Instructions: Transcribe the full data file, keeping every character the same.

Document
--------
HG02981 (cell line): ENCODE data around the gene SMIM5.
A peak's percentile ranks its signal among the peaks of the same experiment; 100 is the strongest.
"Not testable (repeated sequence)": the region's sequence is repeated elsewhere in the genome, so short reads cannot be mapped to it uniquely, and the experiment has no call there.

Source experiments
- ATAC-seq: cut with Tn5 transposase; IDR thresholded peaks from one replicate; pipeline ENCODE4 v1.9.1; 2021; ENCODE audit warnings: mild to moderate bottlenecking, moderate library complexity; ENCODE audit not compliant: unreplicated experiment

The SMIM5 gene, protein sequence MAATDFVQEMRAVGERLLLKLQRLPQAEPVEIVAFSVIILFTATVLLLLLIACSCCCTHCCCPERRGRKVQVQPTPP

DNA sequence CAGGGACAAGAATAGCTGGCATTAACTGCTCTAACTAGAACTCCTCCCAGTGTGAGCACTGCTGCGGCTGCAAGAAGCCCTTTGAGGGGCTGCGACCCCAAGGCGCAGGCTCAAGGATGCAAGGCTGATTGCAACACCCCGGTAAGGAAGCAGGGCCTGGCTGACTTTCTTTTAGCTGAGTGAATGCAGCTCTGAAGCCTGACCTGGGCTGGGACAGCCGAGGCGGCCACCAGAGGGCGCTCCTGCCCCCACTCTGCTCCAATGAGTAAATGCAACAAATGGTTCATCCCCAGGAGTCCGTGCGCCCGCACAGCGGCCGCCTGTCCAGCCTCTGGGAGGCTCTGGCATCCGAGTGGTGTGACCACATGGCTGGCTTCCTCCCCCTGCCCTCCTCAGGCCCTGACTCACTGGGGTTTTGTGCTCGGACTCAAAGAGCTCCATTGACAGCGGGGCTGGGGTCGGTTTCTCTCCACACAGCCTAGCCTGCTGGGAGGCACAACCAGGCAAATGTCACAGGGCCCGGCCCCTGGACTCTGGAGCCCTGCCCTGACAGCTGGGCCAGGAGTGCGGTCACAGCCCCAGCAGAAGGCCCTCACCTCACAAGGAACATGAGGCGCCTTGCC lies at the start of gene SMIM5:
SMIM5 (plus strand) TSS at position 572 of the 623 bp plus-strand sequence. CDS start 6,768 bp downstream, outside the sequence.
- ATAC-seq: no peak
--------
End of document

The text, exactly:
HG02981 (cell line): ENCODE data around the gene SMIM5.
A peak's percentile ranks its signal among the peaks of the same experiment; 100 is the strongest.
"Not testable (repeated sequence)": the region's sequence is repeated elsewhere in the genome, so short reads cannot be mapped to it uniquely, and the experiment has no call there.

Source experiments
- ATAC-seq: cut with Tn5 transposase; IDR thresholded peaks from one replicate; pipeline ENCODE4 v1.9.1; 2021; ENCODE audit warnings: mild to moderate bottlenecking, moderate library complexity; ENCODE audit not compliant: unreplicated experiment

The SMIM5 gene, protein sequence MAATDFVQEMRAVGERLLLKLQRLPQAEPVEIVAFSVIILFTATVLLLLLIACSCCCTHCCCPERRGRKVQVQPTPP

DNA sequence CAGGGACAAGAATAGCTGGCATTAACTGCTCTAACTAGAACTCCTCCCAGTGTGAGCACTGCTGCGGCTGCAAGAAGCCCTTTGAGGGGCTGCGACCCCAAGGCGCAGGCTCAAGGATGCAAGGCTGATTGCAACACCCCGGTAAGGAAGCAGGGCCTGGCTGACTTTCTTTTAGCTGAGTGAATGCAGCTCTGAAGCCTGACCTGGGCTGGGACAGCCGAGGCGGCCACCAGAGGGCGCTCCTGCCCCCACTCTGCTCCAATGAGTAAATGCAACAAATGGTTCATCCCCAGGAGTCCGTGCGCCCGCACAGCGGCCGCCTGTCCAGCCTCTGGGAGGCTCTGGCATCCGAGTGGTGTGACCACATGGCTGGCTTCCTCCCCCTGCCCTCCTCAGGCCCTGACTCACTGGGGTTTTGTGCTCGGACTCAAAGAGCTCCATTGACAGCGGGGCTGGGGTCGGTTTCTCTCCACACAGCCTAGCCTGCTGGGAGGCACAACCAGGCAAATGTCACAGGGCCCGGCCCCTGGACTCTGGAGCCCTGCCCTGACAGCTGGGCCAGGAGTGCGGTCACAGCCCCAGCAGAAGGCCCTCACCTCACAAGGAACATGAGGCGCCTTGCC lies at the start of gene SMIM5:
SMIM5 (plus strand) TSS at position 572 of the 623 bp plus-strand sequence. CDS start 6,768 bp downstream, outside the sequence.
- ATAC-seq: no peak